On the other hand - in theory using the L298 (or better, your own custom driver system using discrete components or some other mosfet-based h-bridge or half-bridge chip) - driving it directly with the Arduino would potentially allow you to experiment with your own software-based chopper driving system (via code and such - you would need to implement a current feedback monitoring system, too) - different stepper drive modes, etc. Again, in theory, all of this could be done going that route.

If I used a 8824 or similar driver chip, would I be able to use the the Stepper library, or the AccelStepper library?

Unlikely - as you have noted:

It looks like these libraries are designed to handle controlling the 2 stepper coils directly, while the 8824 would do this itself, providing higher-level direction and step inputs.

Yes - the 8824 does everything for you. I bet if you looked, you could even find someone who has already created a library for the Arduino to make interfacing with the Pololu 8824 fairly easy - if not, such a library wouldn't be difficult to write (and would help others).

The thing you are likely missing about the L298 is that in the case of stepper motors, it wasn't meant to be used alone except in really low-cost applications (such as a DC h-bridge controller or for stepper motor uses where cost was a main factor) - there is a companion chip called the L297 which is meant to be interfaced to the L298, and it provides a lot of additional functionality to the L298 when used for stepper motor applications (take a look at the L297 datasheet, and reference the L298 datasheet side-by-side to see what I mean).

Even so - the pair of chips likely doesn't give everything that the 8824 does, it will have a larger layout on a PCB, and it won't be as efficient.

Then again, if you used that pair of chips, you still couldn't use the existing Arduino stepper libraries with it, because they weren't designed for that combination.
44  Using Arduino / Project Guidance / Re: Projector hardware? on: July 27, 2014, 01:24:44 pm
You could use an old-school galvanometer movement.

This could actually be more expensive and/or more difficult than anything else.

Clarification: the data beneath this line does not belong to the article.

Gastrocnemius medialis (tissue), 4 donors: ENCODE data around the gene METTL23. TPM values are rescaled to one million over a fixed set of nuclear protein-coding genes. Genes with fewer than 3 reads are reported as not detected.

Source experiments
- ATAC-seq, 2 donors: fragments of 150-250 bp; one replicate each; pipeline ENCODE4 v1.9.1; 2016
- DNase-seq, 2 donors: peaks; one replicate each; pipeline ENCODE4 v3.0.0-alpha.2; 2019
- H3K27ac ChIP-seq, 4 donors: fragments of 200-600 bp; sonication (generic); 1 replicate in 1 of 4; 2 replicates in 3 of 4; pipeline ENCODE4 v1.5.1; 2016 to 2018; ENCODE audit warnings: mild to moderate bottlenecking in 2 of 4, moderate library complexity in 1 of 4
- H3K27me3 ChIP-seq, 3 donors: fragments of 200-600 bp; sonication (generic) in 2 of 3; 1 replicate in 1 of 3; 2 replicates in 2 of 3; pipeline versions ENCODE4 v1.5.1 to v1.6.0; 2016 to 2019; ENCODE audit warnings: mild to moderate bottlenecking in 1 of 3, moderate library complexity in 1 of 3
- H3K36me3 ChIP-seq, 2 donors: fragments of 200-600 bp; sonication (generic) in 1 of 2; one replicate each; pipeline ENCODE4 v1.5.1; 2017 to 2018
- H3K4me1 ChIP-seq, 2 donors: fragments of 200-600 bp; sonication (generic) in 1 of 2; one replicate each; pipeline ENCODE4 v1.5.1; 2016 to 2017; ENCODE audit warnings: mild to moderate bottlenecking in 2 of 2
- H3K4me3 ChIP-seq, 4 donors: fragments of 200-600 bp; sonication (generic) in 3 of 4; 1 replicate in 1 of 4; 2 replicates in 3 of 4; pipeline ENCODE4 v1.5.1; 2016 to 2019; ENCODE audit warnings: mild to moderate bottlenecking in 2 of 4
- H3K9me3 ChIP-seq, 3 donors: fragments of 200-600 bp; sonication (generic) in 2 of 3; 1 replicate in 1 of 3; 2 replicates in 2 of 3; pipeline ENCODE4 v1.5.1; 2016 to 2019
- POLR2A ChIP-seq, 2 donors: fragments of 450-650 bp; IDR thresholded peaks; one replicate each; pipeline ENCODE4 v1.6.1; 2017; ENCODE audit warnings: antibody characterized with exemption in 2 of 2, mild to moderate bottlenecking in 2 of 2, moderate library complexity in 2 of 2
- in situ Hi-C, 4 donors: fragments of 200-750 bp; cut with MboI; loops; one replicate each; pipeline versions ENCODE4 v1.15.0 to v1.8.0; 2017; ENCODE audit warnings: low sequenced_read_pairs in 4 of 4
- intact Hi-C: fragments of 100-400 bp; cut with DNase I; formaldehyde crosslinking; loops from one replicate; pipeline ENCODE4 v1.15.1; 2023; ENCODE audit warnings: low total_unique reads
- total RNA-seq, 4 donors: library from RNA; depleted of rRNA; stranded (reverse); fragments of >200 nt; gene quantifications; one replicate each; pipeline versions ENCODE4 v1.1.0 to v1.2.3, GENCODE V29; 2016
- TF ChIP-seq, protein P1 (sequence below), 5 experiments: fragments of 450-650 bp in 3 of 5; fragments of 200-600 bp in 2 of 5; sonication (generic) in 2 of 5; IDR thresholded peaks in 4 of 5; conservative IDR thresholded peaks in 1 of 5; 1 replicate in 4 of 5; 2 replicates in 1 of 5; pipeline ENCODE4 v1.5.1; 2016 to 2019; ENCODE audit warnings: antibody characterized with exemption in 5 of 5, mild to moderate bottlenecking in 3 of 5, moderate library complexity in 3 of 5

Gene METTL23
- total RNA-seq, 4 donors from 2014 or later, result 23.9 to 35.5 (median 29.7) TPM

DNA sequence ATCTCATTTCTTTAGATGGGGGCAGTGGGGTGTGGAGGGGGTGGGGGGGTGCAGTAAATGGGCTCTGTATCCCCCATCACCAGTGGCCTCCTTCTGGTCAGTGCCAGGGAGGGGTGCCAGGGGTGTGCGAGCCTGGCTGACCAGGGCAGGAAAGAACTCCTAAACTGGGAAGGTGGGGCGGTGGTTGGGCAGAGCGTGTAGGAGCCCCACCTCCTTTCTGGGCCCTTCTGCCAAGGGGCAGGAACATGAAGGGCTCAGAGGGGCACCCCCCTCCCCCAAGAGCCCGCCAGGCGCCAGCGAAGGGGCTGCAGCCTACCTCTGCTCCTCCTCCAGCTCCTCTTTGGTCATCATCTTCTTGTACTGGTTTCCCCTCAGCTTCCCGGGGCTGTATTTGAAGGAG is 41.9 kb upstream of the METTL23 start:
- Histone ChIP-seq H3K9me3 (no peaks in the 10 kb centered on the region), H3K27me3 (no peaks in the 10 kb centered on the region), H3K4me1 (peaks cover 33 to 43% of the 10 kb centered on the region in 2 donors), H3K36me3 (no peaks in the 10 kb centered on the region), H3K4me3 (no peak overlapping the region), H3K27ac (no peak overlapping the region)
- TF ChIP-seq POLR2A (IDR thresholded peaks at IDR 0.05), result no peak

If you try to do anything like this without proper positional feedback (on professional galvos, this is usually done via capacitive or optical sensing) - you'll get a mess on the output.

More expensive if you decide to go with actual galvos - those aren't cheap (even used unless you get really lucky), and you need two of them; you also need proper driver boards (with feedback sensing), supplies, etc.

More difficult if you attempt to build your own galvos - which can be done (a few people have done so), but it requires a lot of time, effort, and money to build one, then duplicate it. Lots of fiddling with parts placement, etc (coils, magnets, positional sensing devices and more); then you still need to build custom drivers and feedback electronics to control the parts. Once you have something working, then you're back to tuning, etc. You'll be spending an equal - or likely longer - amount of time building the galvo system than you will on your primary project.

Again - open loop isn't the way to go here, but it can be done if you don't expect quality results (the output will look like a serial killer's scrawl at best). Basically, you want your positioning system to have low mass and high speed, with little "ringing" (settlement at stopping points). Feedback is used to achieve this in actual galvos; with homebrew open-loop "galvos" the problem is that the system usually has high-mass and no way to counteract this (because it is open loop).

One possibility (which will work ok - but still won't be ideal) would be to use bipolar stepper motors for the galvos (with a mirror mounted on the shaft); you energize one set of coils to "hold" the rotor, then you drive the other set of coils to work against the first set. The stepper will "vibrate" as you "position" (based on the voltage polarity, amount, etc). There's a bit on the internet on how to do this - again, it isn't the best method, but it works ok compared to other open-loop designs.
45  Using Arduino / Project Guidance / Re: What class do I use to make server. on: July 27, 2014, 01:10:00 pm
I assume you are referring to:

If you look at that - note the following:

Note the link for "Server" is referenced as the "ServerConstructor" - and reads:

"Server is the base class for all Ethernet server based calls. It is not called directly, but invoked whenever you use a function that relies on it."

Therefore - you NEVER call this; it is a constructor method - and is invoked automatically. Now note the following:

Which reads:

"Create a server that listens for incoming connections on the specified port."

As you can see - that is the method of the Server class you want to be calling.

In fact, the example code in that section appears to be everything you need to get started - essentially you would replace the "server.write()" portion in the if-then inside the loop() construct with your code to take the bytes written, and interpret them as you have already explained.